Undergraduate Education and Research
Campbell Leaper received a B.A., magna cum laude, with honors distinction in Psychology from Boston University. He was also awarded Phi Beta Kappa and Psi Chi. His primary mentors at BU were Jean Berko Gleason and George Michel.
After finishing his bachelor’s degree, Leaper worked as a research assistant at the Boston Veteran Administration Hospital's Aphasia Research Center with Harold Goodglass, Margaret Naeser, and Martin Albert. He also worked as a research assistant at the Education Development Center in Massachusetts.
Graduate Education and Research
Campbell Leaper did his graduate studies in psychology at the University of California at Los Angeles (UCLA), where he received his Ph.D. in Psychology. He specialized in developmental psychology. In addition, he completed one minor in social psychology and a second minor in language disorders. His mentors included Patricia Greenfield (advisor and dissertation co-chair), Nancy Henley (dissertation co-chair), Nancy Rader, Rosslyn Gaines, and Christiane Baltaxe.
Leaper's early graduate research focused on the pragmatic aspects of children's language development and language disorders. He collaborated with Patricia Greenfield on a study into the functions of young children's language use (see Greenfield, Leaper, Reilly, & Baker, 1985). This was followed by a stint as a Research Associate at the UCLA Neuropsychiatric Institute. Leaper managed a project for Rosslyn Gaines investigating communication training in nonverbal children (see Gaines, Leaper, Weickgnant, & Monahan, 1988). During this time, Leaper also completed a training in language disorders with Christiane Baltaxe at the Neuropsychiatric Institute. His work included a study of thought-disordered schizophrenic children's discourse (see Leaper & Emmorey, 1985).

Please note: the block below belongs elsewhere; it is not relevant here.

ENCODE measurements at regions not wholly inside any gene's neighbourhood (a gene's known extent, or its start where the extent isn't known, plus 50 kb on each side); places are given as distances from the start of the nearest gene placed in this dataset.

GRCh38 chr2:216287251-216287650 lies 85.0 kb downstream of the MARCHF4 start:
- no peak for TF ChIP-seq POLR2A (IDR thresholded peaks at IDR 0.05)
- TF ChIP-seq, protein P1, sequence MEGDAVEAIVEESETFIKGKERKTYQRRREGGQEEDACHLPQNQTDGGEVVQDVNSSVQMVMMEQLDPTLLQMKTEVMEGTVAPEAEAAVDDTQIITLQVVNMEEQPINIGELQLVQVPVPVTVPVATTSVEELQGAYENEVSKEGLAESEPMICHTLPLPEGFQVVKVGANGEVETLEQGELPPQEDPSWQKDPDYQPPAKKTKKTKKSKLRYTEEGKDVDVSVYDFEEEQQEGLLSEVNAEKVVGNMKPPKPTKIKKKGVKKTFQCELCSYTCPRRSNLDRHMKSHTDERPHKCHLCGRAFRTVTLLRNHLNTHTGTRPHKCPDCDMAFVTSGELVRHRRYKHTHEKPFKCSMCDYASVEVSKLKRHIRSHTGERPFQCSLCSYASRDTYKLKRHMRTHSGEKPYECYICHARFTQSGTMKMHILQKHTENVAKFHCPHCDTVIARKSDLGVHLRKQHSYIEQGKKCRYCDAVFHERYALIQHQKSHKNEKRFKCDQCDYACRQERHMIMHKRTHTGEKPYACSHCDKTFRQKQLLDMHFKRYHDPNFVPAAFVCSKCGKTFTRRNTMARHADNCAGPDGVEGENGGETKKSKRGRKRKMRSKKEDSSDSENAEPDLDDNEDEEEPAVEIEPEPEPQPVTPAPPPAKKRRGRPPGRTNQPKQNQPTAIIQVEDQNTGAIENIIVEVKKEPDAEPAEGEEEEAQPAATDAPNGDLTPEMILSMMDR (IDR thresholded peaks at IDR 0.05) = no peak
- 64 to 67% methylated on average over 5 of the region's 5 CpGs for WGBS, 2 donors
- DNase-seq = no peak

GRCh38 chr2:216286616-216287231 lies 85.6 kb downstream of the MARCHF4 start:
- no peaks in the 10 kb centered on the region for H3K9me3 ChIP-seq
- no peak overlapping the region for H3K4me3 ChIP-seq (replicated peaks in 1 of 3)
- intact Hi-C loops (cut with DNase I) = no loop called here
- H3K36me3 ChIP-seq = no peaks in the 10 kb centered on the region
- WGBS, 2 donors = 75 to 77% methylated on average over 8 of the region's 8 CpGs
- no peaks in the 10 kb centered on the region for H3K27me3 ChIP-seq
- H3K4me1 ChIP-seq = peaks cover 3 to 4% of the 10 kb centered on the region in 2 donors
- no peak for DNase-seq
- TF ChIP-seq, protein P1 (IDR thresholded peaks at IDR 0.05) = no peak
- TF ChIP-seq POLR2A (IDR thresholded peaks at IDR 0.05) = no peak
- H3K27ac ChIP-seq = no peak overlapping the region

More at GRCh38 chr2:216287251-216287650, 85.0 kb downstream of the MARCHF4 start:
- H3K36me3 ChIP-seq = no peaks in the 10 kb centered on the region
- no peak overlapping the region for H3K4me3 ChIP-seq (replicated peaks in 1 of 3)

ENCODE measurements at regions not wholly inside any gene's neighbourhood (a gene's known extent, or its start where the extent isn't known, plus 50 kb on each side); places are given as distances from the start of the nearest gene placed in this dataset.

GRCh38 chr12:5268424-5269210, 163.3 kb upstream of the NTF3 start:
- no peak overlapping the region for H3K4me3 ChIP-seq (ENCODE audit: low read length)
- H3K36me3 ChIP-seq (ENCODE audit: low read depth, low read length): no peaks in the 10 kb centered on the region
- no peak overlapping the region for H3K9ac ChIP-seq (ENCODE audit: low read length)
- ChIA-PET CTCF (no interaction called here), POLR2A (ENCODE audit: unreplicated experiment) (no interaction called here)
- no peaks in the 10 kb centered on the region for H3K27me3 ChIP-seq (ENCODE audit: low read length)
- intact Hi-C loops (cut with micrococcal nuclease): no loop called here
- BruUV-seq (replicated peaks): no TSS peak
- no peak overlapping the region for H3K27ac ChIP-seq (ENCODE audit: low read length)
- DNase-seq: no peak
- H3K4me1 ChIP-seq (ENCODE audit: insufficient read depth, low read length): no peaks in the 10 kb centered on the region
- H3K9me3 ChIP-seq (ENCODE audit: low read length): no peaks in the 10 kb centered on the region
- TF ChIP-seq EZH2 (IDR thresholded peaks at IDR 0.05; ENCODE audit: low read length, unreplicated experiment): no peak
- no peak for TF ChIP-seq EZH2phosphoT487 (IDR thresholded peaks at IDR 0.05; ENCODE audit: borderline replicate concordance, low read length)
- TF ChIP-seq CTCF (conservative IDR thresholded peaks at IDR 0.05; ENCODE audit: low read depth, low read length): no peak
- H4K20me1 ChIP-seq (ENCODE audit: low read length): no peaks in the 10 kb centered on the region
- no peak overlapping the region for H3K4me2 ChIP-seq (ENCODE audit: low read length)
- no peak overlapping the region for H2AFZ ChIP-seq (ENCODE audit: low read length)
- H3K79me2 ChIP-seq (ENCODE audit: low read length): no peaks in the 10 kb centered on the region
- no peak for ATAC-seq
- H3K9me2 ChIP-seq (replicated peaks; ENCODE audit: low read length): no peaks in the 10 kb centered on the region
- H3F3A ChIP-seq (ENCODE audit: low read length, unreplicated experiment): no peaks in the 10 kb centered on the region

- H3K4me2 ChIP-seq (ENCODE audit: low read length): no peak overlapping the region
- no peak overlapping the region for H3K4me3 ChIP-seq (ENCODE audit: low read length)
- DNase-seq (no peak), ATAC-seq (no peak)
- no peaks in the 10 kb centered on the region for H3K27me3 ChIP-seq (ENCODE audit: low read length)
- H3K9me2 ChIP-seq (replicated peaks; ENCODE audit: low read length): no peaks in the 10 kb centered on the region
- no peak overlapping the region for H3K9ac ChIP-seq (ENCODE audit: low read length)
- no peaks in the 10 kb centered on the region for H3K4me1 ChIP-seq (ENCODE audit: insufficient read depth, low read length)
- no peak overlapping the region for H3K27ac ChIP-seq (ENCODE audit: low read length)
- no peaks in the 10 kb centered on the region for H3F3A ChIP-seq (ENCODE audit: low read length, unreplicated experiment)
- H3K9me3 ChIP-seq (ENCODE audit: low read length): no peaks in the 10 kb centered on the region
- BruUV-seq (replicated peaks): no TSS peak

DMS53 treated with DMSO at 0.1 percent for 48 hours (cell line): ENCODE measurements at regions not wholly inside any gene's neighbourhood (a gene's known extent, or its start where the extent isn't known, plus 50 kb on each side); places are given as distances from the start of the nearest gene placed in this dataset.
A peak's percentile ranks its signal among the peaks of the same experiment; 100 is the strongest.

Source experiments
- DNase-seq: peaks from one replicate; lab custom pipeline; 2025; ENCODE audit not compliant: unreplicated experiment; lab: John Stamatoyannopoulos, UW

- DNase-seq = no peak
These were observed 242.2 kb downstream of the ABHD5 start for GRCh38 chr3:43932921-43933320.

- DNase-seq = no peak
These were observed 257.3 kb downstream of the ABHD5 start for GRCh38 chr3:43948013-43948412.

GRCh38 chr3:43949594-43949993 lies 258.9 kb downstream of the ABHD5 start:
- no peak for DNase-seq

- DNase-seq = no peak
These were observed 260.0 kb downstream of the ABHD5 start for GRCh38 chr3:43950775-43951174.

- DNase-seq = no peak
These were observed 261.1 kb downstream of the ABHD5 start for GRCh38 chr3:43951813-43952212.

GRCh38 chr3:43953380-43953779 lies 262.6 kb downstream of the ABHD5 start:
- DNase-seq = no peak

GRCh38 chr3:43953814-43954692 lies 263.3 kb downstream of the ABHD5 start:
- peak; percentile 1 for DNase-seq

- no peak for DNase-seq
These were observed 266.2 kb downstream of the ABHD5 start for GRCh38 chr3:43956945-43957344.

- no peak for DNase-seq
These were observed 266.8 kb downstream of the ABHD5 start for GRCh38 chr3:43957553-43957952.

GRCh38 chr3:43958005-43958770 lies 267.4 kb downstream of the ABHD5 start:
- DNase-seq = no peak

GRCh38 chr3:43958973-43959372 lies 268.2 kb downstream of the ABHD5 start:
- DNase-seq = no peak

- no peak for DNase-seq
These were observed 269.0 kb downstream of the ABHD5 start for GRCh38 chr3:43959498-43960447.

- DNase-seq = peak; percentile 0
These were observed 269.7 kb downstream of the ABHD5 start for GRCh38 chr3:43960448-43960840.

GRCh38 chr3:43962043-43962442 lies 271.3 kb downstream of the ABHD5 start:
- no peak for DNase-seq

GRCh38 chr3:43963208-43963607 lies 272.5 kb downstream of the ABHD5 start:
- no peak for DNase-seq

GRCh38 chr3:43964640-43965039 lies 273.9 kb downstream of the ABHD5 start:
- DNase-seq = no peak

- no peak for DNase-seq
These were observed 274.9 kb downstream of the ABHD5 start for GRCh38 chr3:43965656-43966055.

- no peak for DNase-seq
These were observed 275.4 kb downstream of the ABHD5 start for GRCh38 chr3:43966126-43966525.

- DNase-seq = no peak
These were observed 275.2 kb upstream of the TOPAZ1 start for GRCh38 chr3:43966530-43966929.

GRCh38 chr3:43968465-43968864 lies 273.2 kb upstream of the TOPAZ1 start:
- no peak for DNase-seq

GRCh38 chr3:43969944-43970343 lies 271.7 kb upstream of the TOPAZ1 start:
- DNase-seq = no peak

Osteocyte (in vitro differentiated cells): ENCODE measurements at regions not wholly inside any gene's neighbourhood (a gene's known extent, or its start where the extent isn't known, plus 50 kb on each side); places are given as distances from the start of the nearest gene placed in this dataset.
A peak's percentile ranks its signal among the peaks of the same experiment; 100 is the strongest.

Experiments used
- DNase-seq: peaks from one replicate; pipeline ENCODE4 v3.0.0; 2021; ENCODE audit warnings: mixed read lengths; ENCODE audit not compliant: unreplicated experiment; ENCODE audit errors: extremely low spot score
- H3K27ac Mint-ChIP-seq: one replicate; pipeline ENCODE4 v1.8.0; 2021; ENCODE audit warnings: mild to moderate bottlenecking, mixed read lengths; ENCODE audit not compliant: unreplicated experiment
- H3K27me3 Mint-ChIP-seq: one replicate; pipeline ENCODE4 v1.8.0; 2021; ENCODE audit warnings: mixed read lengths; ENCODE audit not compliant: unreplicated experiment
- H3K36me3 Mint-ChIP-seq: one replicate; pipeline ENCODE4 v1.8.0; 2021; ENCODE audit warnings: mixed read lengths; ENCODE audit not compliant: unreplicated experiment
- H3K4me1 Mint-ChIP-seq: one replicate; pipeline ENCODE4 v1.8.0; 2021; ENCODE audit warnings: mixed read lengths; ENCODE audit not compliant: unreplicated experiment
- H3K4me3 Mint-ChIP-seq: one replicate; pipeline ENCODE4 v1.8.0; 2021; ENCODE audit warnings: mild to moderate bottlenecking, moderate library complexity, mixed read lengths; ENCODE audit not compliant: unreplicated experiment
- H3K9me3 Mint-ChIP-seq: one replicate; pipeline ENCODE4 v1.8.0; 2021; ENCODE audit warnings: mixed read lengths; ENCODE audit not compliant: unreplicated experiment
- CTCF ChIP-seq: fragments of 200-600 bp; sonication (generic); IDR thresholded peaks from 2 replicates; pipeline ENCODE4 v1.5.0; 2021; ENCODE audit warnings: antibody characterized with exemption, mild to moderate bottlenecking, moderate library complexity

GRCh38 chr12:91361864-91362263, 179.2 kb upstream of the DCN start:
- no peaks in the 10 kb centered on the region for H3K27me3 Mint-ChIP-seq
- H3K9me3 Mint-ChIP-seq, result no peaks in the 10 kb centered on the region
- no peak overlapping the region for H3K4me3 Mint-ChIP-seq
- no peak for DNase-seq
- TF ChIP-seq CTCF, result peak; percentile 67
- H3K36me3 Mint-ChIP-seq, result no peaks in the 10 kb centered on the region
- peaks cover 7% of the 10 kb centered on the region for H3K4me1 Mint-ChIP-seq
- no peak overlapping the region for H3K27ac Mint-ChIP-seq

His broader interest in the pragmatic/social functions of language and communication led to a shift in Leaper’s research focus. In particular, he began to consider how language is used to create, maintain, and transform gendered relationships. Nancy Henley became an important advisor and mentor during this period. For his dissertation, Leaper examined gender- and age-related variations in children's communication (see Leaper, 1991).
During his later graduate years, Leaper was an instructor at California State University at Long Beach, California State University at Northridge, and Santa Monica Community College.
After completing his doctorate, Campbell Leaper was a Research Fellow in Psychology at Harvard Medical School for two years. He collaborated with his mentor Stuart Hauser on a longitudinal project of adolescent psychosocial development (see Leaper, Hauser et al., 1989).
Also, at this time, Leaper reunited with his former Boston University undergraduate mentor, Jean Berko Gleason, to collaborate on a study examining gender-related variations in parent and child communication during different play activities (see Leaper & Gleason, 1996).
Professor Leaper joined the Psychology faculty at the University of California at Santa Cruz in 1988. He has collaborated with several UCSC undergraduate and gradate students in his research on gender and sexism. (See links at top of this page to "Research" and "Publications") for more information.)
Professor Leaper was Founding Provost of College Nine and College Ten as well as Associate Dean of Social Sciences (2000-2006). He also has served as director of the developmental psychology graduate program (2007-2010, 2014-2015). In addition, he is the co-founder (with Dr. Carol Martin) and organizer of the Gender Development Research Conference (2004-present) that is held biennially in San Francisco. Currently, Professor Leaper is Chair of the UCSC Psychology Department (2015-present).